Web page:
Tag Archives: Australia

My Library: Such is Life by Joseph Furphy

In my research about Victorian-era society in the UK and Australia, I sometimes pick up 19th century fiction. Such Is Life – an Australian classic, I’m told – is set in the 1880s, was written in 1897 and not published till 1903. The title comes from what were reputedly Ned Kelly’s last words before he was hanged in 1880, and the phrase pops up periodically as an ironic literary shrug about the whims of fate.

Such is Life is a series of anecdotes about the people government worker Tom Collins meets in his travels in rural Australia. That makes it sound straightforward, which is certainly isn’t, as the novel is punctuated with long and rambling side stories. A tale may start with a campfire story, diverge onto discussions of other, slightly related stories, philosophical tracts and adept interpretations of Shakespeare, before finally meandering back to the original point. The style makes it challenging to read but provides a lot of its charm too. 

The narrator, Tom Collins (his name itself a 19th century term for a tall story) spends time with bullock drivers, boundary riders, itinerant workers, graziers and the like. There’s lots of swearing but it’s all signified by terms like “What the (sheol)” (hell) and phrases like “good (ensanguined) shot!” and “poor (fellow)”. I no doubt substituted even fruitier language than he intended while reading, and the use of the substituted terms could be coy but is often very funny in its context.

Some stories are full of humour – like the one where Tom loses all his clothes in the river and his skulking about naked, trying to resolve the issue without scandalising anyone. (The repercussions of this misadventure are discovered some chapters later.) Others are full of the sad, grim reality of bush life with the campfire stories of children lost in the wilderness, some discovered too late or not at all. 

(Frederick McCubbin produced several paintings about this deep anxiety for white settlers in this country.) 

But there’s more to Such is Life than a relatively realistic though rambunctious look at rural life in Australia at the time.

In my 19th century research, I’m looking for hints and examples of queer life, representation and perception, since contemporaneous accounts keep queerness hidden or coded when it’s not being excoriated. So colour me pleasantly surprised when I discovered that Such is Life is open to queer interpretation in no uncertain terms.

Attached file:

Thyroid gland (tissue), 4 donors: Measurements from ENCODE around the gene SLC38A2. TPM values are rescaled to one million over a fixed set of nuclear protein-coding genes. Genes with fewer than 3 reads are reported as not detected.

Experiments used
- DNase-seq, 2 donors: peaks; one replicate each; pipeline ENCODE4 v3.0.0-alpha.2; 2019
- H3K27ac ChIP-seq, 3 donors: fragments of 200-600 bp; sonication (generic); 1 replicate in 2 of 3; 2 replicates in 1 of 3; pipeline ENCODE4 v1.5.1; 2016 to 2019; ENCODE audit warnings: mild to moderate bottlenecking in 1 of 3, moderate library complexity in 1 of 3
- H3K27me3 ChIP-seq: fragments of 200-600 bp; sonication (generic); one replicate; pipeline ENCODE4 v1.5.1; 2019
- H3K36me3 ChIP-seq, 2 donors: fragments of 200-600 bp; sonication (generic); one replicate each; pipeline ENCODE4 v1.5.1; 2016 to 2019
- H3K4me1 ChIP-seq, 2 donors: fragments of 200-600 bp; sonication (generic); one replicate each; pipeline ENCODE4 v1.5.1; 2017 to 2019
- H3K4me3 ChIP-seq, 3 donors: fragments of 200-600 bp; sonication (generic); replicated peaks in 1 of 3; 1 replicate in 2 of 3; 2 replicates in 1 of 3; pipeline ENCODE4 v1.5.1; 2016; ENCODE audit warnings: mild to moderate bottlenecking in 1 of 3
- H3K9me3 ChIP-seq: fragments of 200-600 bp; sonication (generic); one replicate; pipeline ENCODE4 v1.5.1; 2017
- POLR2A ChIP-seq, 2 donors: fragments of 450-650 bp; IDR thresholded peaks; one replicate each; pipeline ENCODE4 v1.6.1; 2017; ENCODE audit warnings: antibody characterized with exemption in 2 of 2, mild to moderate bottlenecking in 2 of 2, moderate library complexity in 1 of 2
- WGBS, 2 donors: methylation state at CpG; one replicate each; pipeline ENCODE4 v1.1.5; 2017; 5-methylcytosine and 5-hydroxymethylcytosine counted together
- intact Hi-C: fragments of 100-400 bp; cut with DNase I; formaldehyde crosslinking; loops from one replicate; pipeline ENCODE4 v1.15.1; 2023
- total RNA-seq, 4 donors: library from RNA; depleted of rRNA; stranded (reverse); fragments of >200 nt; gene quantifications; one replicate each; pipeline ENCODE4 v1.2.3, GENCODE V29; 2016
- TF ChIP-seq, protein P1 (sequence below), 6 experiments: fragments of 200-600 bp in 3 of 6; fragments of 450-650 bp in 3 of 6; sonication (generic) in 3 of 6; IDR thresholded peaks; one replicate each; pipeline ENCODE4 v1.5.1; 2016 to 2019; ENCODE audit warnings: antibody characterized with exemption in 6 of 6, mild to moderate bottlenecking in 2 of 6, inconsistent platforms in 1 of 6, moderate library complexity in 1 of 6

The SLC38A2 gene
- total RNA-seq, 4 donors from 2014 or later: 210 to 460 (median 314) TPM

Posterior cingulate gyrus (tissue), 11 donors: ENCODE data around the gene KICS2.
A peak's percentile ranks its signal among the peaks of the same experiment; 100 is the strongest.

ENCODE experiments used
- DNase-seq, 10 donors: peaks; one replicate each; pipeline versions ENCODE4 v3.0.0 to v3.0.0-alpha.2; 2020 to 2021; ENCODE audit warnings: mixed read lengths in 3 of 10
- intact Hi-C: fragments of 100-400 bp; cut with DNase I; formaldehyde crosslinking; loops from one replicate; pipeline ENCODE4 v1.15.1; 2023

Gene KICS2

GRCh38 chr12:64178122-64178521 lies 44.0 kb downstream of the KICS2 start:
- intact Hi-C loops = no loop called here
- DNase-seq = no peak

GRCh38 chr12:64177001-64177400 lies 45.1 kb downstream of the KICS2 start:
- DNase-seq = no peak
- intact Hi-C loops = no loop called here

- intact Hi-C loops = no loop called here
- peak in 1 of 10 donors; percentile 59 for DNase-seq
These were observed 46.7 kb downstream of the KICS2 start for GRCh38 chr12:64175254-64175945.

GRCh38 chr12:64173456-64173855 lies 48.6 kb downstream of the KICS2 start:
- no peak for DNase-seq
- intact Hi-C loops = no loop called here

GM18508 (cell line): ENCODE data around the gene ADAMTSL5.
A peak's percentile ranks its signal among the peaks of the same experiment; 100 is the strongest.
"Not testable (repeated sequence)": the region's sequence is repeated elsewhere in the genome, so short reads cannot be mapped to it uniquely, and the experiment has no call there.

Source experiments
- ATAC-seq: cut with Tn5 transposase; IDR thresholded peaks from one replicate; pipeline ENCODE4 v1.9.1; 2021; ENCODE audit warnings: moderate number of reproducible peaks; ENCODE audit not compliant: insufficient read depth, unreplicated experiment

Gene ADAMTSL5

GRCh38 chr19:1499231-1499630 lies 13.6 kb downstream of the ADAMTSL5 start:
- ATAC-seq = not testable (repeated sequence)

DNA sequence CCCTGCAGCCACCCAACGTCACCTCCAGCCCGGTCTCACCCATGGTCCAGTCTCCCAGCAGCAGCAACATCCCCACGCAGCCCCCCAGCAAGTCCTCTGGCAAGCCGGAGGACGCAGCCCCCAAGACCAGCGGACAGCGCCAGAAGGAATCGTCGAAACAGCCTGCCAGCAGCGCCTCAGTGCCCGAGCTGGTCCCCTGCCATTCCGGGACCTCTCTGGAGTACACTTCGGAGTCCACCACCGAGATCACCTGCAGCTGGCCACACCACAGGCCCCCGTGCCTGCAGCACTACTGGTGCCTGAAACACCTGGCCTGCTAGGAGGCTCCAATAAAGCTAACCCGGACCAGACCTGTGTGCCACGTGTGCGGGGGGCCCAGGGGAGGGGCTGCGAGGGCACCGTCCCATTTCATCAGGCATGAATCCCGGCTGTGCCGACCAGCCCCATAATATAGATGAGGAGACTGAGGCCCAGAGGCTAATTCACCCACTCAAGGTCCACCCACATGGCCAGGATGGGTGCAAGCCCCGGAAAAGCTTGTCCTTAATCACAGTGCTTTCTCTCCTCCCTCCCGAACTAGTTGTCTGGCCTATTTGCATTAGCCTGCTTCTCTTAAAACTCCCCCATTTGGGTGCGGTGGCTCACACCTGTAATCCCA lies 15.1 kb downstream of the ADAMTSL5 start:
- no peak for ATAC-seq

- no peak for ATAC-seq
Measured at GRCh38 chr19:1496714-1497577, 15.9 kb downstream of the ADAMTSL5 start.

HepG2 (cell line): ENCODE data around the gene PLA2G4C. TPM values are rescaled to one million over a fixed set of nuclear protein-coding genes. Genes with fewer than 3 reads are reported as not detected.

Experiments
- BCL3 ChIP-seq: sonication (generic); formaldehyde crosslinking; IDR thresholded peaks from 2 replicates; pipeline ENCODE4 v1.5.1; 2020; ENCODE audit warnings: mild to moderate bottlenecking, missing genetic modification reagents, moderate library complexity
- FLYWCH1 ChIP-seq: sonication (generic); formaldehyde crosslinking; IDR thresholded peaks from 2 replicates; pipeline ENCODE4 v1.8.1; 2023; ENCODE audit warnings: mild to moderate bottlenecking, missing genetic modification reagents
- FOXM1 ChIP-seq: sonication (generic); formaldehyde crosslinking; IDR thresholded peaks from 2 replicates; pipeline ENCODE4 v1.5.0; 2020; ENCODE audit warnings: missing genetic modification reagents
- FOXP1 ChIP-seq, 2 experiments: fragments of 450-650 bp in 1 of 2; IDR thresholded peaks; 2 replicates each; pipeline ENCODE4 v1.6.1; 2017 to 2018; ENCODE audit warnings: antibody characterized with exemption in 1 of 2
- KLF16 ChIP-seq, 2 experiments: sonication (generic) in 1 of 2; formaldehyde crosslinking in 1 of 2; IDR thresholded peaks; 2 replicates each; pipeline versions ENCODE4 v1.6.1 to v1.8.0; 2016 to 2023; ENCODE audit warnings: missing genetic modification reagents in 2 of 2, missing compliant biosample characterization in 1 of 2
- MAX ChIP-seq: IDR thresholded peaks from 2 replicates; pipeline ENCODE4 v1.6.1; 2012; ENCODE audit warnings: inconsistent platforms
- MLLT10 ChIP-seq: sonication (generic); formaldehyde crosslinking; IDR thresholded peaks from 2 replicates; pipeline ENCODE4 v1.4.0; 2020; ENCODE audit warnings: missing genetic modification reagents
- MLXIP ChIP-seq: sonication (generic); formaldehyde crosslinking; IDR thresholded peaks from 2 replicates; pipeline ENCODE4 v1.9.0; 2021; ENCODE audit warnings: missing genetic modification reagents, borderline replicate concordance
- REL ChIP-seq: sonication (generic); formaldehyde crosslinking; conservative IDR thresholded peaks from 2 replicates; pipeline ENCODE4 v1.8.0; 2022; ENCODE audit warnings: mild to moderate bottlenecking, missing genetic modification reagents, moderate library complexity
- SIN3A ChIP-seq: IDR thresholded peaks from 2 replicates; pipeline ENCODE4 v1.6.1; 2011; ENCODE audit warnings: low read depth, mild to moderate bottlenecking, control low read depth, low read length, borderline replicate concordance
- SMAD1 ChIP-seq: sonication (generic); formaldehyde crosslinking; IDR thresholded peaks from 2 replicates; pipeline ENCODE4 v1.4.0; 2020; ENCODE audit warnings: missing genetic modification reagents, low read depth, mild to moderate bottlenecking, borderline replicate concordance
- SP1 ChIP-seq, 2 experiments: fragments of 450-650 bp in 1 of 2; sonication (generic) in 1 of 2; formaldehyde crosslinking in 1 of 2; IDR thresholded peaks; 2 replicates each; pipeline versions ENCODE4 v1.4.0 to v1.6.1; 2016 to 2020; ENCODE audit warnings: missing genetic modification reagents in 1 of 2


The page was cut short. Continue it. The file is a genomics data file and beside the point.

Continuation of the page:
In the first chapter, two men with the bullock teams are noted as disappearing in the night for an unknown reason – Dixon and a fellow called Bummer (the colloquial term for a loafer or layabout).  Nothing is explicit, but you can’t convince me that 19th century readers weren’t fully alive to a filthy pun when they read it.

More frequent is a playful and curious sense of gender switching that permeates the story. Tom’s horse Cleopatra is actually a stallion; in the naked escapade, he’s hiding at a farm and hears someone call for ‘Jim’ who turns out to be a young woman named Jemima. Clearest of all is the long sequence where Tom is talking to the disfigured misanthrope, Nosey Alf, and it’s clear to the reader (if not to Tom) that Alf is a woman. Because of previous chapters we can discern who Alf Jones really is and perhaps interpret their reasons for living in men’s clothes, but Tom’s obliviousness means we’ll never fully learn Nosey Alf’s own reasons (or what pronouns are most appropriate).

Such is Life can be hard work to read because of all these lengthy off-piste passages, as well as some pretty convoluted writing. The book is full of difficult to follow dialogue written phonemically, reflecting the multicultural nature of the life. I’d feel the dialect of the Chinese boundary rider’s English was a lot more racist if it weren’t for the fact that Furphy gives exactly the same treatment to the Dutch, Irish, Scottish and even posh English characters throughout.